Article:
In the remote protected areas of Central Africa, danger has a name: Lord’s Resistance Army, Janjaweed, Séléka, take your pick. “When we started working in Cameroon’s Faro National Park, we lost four village guards almost immediately due to conflict,” recalls Jef Dupain, African Wildlife Foundation’s (AWF’s) technical director for West and Central Africa.
We’re all pretty familiar with how addicting mobile games can be. Now, you can play guilt free knowing that your gaming helps protect Africa’s threatened species.
Wild Warriors is a mobile game that raises awareness and funds to support endangered wildlife.
A s part of the Serengeti–Mara ecosystem, the Naboisho area in southern Kenya sees tens of thousands of wildebeest and zebra pass through the landscape each year. But the area began experiencing pressure from uncontrolled development and overgrazing. With the assistance of a few operators, among them ecotourism operator Asilia, the Maasai landowners in Naboisho formed a conservancy in 2010— eventually transforming a degraded landscape into a prime tourism destination.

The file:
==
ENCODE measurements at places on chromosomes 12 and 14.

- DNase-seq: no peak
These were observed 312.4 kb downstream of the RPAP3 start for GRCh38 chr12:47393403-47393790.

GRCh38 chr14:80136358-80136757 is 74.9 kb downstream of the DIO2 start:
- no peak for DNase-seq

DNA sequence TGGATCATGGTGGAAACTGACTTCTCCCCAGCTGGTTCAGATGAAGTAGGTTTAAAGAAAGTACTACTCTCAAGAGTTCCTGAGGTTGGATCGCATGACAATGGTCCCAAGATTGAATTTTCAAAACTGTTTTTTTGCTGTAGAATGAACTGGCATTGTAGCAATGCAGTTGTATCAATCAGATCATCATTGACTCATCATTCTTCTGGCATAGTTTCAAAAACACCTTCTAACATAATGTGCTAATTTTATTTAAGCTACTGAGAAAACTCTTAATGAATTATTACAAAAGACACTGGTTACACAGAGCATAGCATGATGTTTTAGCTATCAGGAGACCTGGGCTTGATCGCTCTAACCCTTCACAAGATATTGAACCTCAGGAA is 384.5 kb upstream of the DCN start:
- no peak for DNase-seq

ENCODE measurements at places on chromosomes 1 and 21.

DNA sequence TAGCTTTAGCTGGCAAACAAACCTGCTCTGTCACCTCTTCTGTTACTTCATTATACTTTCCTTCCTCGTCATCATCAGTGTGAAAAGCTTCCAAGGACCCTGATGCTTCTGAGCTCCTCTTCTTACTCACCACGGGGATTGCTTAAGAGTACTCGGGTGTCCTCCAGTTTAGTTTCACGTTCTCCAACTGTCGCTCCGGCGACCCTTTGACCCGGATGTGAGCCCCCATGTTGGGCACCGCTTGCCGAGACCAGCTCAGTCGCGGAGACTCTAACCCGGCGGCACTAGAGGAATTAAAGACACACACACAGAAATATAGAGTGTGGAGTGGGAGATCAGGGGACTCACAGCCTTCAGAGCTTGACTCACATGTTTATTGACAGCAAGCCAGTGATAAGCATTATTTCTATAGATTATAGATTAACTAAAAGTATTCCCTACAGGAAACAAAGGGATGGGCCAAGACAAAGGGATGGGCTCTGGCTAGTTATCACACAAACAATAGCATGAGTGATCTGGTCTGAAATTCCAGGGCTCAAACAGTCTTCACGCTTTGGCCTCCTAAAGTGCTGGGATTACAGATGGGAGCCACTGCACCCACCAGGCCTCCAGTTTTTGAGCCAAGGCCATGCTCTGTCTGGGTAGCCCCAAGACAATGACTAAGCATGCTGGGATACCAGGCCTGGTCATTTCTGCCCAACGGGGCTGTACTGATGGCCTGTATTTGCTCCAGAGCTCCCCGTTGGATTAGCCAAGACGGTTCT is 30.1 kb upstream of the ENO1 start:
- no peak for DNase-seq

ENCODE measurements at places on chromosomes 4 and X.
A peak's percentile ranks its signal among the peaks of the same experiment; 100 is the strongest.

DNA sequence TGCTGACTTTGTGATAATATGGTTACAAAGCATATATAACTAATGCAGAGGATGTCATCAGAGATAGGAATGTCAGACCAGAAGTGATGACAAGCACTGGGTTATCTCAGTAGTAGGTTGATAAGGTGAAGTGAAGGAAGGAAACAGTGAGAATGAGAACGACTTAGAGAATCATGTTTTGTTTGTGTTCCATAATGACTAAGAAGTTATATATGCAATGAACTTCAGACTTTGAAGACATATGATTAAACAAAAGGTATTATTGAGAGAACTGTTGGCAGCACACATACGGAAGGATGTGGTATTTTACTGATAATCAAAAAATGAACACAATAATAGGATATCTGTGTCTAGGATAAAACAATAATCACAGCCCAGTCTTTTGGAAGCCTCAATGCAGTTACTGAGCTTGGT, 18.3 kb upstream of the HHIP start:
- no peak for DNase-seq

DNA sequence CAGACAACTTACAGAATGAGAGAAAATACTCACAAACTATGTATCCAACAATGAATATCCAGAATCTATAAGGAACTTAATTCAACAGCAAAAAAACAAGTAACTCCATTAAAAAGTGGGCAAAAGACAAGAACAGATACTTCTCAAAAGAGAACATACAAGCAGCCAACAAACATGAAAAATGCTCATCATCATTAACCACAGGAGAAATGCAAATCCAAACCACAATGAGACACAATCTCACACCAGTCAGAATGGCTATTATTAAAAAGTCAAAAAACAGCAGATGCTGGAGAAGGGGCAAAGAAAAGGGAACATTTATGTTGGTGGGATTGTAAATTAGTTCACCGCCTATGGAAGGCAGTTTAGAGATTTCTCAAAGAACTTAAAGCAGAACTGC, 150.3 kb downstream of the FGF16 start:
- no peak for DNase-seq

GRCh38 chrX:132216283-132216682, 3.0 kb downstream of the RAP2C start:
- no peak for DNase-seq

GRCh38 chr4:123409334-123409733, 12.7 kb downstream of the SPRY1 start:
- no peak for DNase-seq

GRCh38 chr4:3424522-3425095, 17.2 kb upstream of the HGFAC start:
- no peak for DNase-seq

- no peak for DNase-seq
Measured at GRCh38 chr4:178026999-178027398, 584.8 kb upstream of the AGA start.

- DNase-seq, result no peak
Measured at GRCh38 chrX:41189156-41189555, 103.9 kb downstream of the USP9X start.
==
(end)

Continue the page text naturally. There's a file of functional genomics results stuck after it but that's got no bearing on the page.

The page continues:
Grace Kipwola is solely responsible for supporting her six kids, including paying school fees for two in secondary school. But elephants made it difficult for the Ugandan farmer to earn a steady income.
In March 2013, Tian Yia was arrested at Jomo Kenyatta International Airport in Nairobi, Kenya, and charged with the possession of two pieces of worked ivory weighing 16.6 kg. He pleaded guilty and was fined US$300. In January 2014, Leo Leilonge was arrested at the Addis Ababa Bole International Airport in Ethiopia and charged with possession of six ivory items. He pleaded guilty and was fined US$330.